Major Religions of the World

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This article describes several of the major world religions: Hinduism, Jainism, Buddhism, Shinto, Islam, Taoism, Confucianism, and Zoroastrianism. American Christians, especially those living in larger cities, are experiencing considerable contact with people from many countries and cultures. A knowledge of the basics of world religions can be valuable when building acquaintances with non-Christians.

These notes are compiled from a number of sources, including Encyclopedia Brittanica, as well making use of a study of World Religions by the Moody Bible Institute,


Hinduism is the oldest living religion. Hinduism has no founder, no central authority, and no fixed creed. There are about 350 million followers, almost all living in India. The beginning of Hinduism was associated with the Indo-Aryan invasion of India approximately 2,000 years before Christ. These early immigrants to India worshipped the powers of nature and assigned personalities to them. Idolatrous features of existing local religions were also absorbed by this religion and survive on popular Hinduism today.

The Hindu Scriptures

Nature worship of the early Aryan period (from about 1500 BC) was codified and gradually combined with the Brahmanas (up to 600 BC) and the Upanishads (up to 300 BC) to form the Sruti literature, the “revealed wisdom”. The most important document is the Rig-Veda, said to be the oldest religious book, put into writing during the 8th Century BC. It is composed mostly of prayers addressed to the personified powers of nature.

The Brahamanas came with the development of priesthood and contain instructions for priests. The Upanishads are philosophical and abstruse. They present Brahma, the sole Reality, the immortal, infinite, eternal, inscrutable, impersonal Absolute.

Other important sacred books are called Smriti, “tradition”. These include the Laws of Manu (250 BC), the great epic poems Ramayana (story of the god Ram) and Mahabharat (Great Indian War), both written before 250 AD, and the Puranas (ancient tales), from the same period. Within the Mahabharat is the Bhagavad-Gita, currently the favorite textbook of Indian thought.

The Main Beliefs of Modern Hinduism

During the later Vedic period (after 1000 BC), the doctrines of karma and transmigration became permanent in Hindu thought. These teachings assert that after death the soul of man will be reborn into another existence predetermined by the thoughts and actions of the present life. Karma is the law of sowing and reaping. Transmigration is the belief that all life is essentially the same, whether vegetable, animal, or human. The concept is that somehow the soul appears as an individual entity, caught in a process that will lead it through many lives. When the final effect of the last action is completed, the soul will be reabsorbed into the Infinite. There is no continuance of individuality.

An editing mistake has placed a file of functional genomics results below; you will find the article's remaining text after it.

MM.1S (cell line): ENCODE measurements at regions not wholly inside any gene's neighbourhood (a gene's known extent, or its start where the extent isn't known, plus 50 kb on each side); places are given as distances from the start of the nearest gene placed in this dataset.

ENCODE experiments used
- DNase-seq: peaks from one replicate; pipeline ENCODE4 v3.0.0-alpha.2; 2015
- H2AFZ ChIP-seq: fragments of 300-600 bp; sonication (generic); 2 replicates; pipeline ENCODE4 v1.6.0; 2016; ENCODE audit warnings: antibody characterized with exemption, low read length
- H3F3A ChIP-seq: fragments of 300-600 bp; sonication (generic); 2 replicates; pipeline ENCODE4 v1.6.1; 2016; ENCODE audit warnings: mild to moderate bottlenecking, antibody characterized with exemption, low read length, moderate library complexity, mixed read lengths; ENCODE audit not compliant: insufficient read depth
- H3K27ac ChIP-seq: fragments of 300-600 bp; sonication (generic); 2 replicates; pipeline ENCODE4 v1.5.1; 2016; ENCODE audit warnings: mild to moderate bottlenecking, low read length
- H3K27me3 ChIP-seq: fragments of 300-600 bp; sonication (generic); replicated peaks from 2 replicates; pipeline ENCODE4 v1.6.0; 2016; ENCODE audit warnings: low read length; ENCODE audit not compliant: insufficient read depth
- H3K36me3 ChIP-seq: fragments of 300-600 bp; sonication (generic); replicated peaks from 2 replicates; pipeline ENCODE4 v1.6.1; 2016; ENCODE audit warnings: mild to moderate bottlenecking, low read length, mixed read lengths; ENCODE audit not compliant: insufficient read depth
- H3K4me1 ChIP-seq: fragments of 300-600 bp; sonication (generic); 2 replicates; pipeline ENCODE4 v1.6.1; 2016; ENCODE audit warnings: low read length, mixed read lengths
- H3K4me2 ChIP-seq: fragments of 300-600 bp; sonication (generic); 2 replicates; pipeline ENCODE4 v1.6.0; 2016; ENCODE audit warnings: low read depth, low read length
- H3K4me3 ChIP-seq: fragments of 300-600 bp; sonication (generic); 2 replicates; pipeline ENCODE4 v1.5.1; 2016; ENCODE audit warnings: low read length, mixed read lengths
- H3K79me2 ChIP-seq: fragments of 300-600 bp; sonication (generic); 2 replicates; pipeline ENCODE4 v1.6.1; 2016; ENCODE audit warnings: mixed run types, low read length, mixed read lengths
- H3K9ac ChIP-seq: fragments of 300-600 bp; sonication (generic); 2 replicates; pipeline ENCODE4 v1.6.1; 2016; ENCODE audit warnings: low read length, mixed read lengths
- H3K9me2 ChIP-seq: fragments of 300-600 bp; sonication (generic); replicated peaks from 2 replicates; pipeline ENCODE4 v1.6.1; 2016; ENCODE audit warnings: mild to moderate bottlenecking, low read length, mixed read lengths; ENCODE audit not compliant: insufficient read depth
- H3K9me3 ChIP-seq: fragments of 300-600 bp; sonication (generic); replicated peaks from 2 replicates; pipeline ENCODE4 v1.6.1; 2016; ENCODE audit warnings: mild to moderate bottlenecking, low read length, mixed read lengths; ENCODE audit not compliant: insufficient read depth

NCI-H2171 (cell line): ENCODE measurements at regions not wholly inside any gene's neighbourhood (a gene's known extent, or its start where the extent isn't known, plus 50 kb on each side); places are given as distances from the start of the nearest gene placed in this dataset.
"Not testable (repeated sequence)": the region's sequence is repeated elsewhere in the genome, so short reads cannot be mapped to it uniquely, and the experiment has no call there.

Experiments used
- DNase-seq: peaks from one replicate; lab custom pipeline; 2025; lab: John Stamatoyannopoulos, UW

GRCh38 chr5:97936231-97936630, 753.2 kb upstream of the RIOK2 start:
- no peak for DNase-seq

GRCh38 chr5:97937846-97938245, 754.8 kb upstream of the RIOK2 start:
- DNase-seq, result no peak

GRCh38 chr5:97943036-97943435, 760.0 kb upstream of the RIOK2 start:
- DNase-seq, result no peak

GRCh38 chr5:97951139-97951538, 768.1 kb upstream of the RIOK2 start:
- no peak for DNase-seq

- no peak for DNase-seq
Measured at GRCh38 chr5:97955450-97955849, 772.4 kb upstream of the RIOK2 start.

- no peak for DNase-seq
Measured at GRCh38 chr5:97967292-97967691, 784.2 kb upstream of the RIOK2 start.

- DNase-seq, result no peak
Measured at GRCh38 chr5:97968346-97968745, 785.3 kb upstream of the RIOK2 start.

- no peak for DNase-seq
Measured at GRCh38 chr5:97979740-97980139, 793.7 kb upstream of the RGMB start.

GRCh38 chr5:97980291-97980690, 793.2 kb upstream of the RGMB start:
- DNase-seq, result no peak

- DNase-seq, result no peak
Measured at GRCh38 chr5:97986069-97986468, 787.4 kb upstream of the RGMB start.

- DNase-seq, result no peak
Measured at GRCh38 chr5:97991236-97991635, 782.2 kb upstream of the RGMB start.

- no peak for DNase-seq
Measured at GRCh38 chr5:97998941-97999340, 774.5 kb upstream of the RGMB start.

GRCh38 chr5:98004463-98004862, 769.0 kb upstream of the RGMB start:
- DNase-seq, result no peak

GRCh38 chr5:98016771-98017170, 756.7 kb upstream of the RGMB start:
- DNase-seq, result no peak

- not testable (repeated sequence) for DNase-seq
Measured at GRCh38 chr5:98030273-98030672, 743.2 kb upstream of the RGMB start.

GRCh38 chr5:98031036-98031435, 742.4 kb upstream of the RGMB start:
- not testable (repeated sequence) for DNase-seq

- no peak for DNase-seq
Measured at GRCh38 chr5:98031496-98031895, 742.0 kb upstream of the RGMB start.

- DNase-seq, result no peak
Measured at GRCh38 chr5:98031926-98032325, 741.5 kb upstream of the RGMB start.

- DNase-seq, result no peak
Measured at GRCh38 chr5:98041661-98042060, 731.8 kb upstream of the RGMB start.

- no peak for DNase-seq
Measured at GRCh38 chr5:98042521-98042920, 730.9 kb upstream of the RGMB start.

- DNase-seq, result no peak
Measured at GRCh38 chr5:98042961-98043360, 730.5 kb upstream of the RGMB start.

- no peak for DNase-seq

Caste appeared at about the same time, probably as a result of segregation because of skin color or because of occupation. There are four main caste divisions: Brahmans, or priests; Kshatriyas, or warriors; Vaisyas, or artisans; and Sudras, or servants. Outside of these castes are the untouchable outcastes.

The four main castes are divided into some 300 subcastes which are in turn broken down into thousands of subdivisions. Even the outcastes have a multitude of divisions among them.

Caste rules originally exercised rigid control over occupation and social contacts. Today in India change of occupation is more common and many caste restrictions have been lessened. The Indian constitution forbids, on paper at least, any discrimination on a caste basis. But the major points of caste distinction are still intact.

In Hinduism, polytheism and idolatry are extreme. The number of gods worshipped is said to be more than 300,000,000. Vedic Hinduism of the early Aryans personified the powers of nature by had no idols not permanent temples. From the conquered peoples came animism and totemism. Reform movements, Jainism and Buddhism, for example, arose during the 6th Century BC. These religions added “personal saviors”.

Brahamanism responded to these new religions by personalizing the impersonal, and Brahma the Creator, Vishnu the Preserver, and Shiva the Destroyer appeared.

From Vishnu came avatars, or incarnations, depicting various aspects of being or power. Of nine incarnations, the chief are Rama and Krishna. In some parts of India, Shiva is predominant. With his consorts he represents life energy in all aspects. In other sections, Vishnu and his incarnations are prominent.

The average Hindu is unlimited in his polytheism and not exclusive in his worship. Each god has helpers, offspring, sacred animals or birds, symbols, etc. On a lower level are the nature gods - Usha the dawn, Surya the sun, Agni the fire, etc., with various deities under them! Lower still are hordes of local gods and demons. These unite to make Hinduism the most idolatrous religion known.

Philosophical Hinduism

The Six Darshanas, or philosophies, were formulated after 600 BC and are based largely on the Upanishads. The Bhagavad-Gita, written much later, amplifies and continues the teachings of the Upanishads. The most influential systems are:

• The Vedanta, which stresses absolute monism (that there is only one Reality)

• Sankhya, which is dualistic (spirit and matter are eternal

• Yoga emphasizes physical techniques for union with the Infinite.

Through the 19th Century “incarnation” of Ramakrishna, the teaching of the ancient wise man Shankara is being disseminated in the West. This teaching is described as a monistic philosophy, according to which Brahma (or Brahman) is the ultimate and only Reality. He is consciousness, he is existence, he is the soul of every human being, creature, and object. Salvation comes through philosophical speculation and meditation leading to the realization that Brahma and one’s self are one and the same. Any concept of ego or individuality is simply a phase of maya, or “illusion.”

Devotional Hinduism

Three Ways of gaining moksha, or deliverance are recognized:

  1. The Way of Works (karma-marga) - consistent obedience in carrying out ceremonies, sacrifices, pilgrimages, etc., to accumulate merit.